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Things I learned implementing my first InAppPurchase

Yesterday I sent my first app off to Apple containing an InAppPurchase (IAP). It’s a free app that gives the user an option to pay a dollar for a premium features. That’s what they call Freemium these days. Free to try, premium to get some more.

The possibility for Freemium was only introduced in October 2009 when Apple finally gave in to developer’s wish to be able to do away with those dreaded Lite versions which have a very low conversion rate (about 1%) anyway. Until that time IAPs where only available for paid apps.

After developing on the premium content for about two weeks I hit my first roadblock. You apparently cannot configure an app id for use in a provisioning profile it it is already configured on another developer’s account.

If you are looking for a full walkthrough, this is not the article to provide that. Troy Brant has the most complete IAP Walkthrough on his blog. Instead this is a summary of my mental notes.

Double App Identifier Trouble

For sake of simplicity I’ve been using the wildcard app identifier on all my published apps and did not have any problems with this approach. You only need a unique app identifier for apps that either use push notifications or IAPs. So far my apps did neither, so I was not missing anything.

This problem is actually a global one as a devious competitor would be able to block your change of a wildcard provisioning profile to a unique one quite simply. He would only have to inspect your IPAs as downloaded from iTunes for the app id in the info.plist and try to configure it in his program portal. If successful then his app-id squatting is successful and you are effectively prevented from ever adding IAP or Push to your existing app.

In our case it was our own mistake. My brother-in-law had configured the Identifier in his personal developer account because he thought that necessary. We published the app on the customer’s account with a wildcard app. It was only when I wanted to configure the new id that I found the problem.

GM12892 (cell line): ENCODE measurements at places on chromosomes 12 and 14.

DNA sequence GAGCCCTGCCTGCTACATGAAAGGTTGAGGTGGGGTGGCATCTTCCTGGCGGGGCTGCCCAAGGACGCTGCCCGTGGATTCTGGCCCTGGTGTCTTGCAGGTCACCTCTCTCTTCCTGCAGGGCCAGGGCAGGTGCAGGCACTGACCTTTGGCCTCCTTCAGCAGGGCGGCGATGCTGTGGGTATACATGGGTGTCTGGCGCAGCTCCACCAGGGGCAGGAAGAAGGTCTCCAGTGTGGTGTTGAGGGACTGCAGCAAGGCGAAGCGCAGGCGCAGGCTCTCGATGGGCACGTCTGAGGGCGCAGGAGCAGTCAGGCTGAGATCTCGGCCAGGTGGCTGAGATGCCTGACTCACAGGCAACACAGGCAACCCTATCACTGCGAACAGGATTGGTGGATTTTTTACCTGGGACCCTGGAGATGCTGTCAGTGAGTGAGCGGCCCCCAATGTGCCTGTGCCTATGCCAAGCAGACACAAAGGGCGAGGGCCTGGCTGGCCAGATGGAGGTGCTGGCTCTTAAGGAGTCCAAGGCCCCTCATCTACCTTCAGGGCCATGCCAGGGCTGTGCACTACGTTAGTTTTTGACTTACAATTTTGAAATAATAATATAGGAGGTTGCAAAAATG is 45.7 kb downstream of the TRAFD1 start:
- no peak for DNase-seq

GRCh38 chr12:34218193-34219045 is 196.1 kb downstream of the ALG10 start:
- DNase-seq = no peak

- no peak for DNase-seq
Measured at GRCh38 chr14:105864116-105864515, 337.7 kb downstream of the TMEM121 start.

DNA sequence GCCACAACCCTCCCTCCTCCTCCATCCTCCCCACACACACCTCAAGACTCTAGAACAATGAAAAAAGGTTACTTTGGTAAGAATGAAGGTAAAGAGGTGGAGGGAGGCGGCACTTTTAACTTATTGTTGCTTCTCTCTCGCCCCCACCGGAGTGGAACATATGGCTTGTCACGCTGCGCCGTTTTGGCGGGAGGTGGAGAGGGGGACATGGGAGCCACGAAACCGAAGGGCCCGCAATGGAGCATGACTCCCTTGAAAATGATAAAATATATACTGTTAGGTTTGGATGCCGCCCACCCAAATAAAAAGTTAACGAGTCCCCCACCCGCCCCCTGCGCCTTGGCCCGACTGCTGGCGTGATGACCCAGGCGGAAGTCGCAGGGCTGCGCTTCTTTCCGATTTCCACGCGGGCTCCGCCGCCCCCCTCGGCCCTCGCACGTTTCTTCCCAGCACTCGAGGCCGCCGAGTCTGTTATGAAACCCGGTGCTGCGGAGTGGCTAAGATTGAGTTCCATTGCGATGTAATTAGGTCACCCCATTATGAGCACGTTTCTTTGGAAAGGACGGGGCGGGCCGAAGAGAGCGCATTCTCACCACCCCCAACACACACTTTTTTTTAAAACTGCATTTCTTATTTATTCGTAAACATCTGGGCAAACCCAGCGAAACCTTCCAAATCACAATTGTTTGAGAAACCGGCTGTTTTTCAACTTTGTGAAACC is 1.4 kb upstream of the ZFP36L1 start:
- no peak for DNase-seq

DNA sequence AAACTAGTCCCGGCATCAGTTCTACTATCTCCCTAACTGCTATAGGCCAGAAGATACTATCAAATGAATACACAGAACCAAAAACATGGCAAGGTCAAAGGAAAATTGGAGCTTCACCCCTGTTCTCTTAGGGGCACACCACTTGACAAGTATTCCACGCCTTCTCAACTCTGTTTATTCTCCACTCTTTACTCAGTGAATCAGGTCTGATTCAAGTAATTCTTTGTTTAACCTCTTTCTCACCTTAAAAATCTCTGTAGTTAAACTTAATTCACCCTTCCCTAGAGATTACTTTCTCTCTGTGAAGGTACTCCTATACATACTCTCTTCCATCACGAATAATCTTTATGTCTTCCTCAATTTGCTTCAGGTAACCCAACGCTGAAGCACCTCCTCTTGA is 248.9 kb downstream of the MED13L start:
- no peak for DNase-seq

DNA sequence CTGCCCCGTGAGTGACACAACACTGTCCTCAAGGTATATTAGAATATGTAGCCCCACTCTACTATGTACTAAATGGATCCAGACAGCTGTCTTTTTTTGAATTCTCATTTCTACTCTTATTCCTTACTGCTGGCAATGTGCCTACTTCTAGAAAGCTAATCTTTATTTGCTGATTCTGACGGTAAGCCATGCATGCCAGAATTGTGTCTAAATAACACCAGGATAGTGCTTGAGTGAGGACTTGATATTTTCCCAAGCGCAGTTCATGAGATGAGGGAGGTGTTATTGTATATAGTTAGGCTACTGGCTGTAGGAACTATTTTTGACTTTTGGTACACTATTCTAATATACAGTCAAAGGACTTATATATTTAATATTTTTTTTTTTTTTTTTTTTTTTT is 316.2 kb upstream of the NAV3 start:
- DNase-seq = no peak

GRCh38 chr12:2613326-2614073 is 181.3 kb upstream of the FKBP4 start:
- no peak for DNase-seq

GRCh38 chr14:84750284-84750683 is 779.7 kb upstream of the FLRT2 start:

So we contacted Apple Developer Support on multiple levels and heard several times that it is not possible to remove an unused app identifier, but “thank you for your suggestion, we’ll consider it for future updates” (I’m paraphrasing). So if it were for myself I would have had to submit the app as new with the different identifier. I cannot say more but hint that knowing the right people with the right corporate and parallel interests can even move a seemingly unmovable position.

Setting up in Program Portal

I configured the app id and created a development provisioning profile for it. Then I built the app with that to see if it really would work and it did. The second step was to configure the necessary IAP product which is done in iTunes Connect. Apple has improved the process quite a bit, because previously you had to submit an app with IAP only to self-reject it right away to be able to configure products.

After setting up the unique app identifier and enabling it for IAP I was able to configure a simple non-consumable product with price tier 1 and localizations for English and German. At minimum you have to have one language even though you might never display the localized title or description. Also you have to provide a screenshot which will show the reviewer what the IAP is about. This will never be seen by customers. The same is true for the “Reference Name” which is also just for your own use.

You have a choice of three variants:

  • non-consumable. Customers can purchase this feature once and download it for free on the same or other devices that use the same iTunes login.
  • consumable. Those are non-transferable and have to be paid for every time.
  • subscriptions. Like non-consumables those have to be accessible on all the user’s devices and also have to be paid for every time.

So my freemium update clearly is a non-consumable.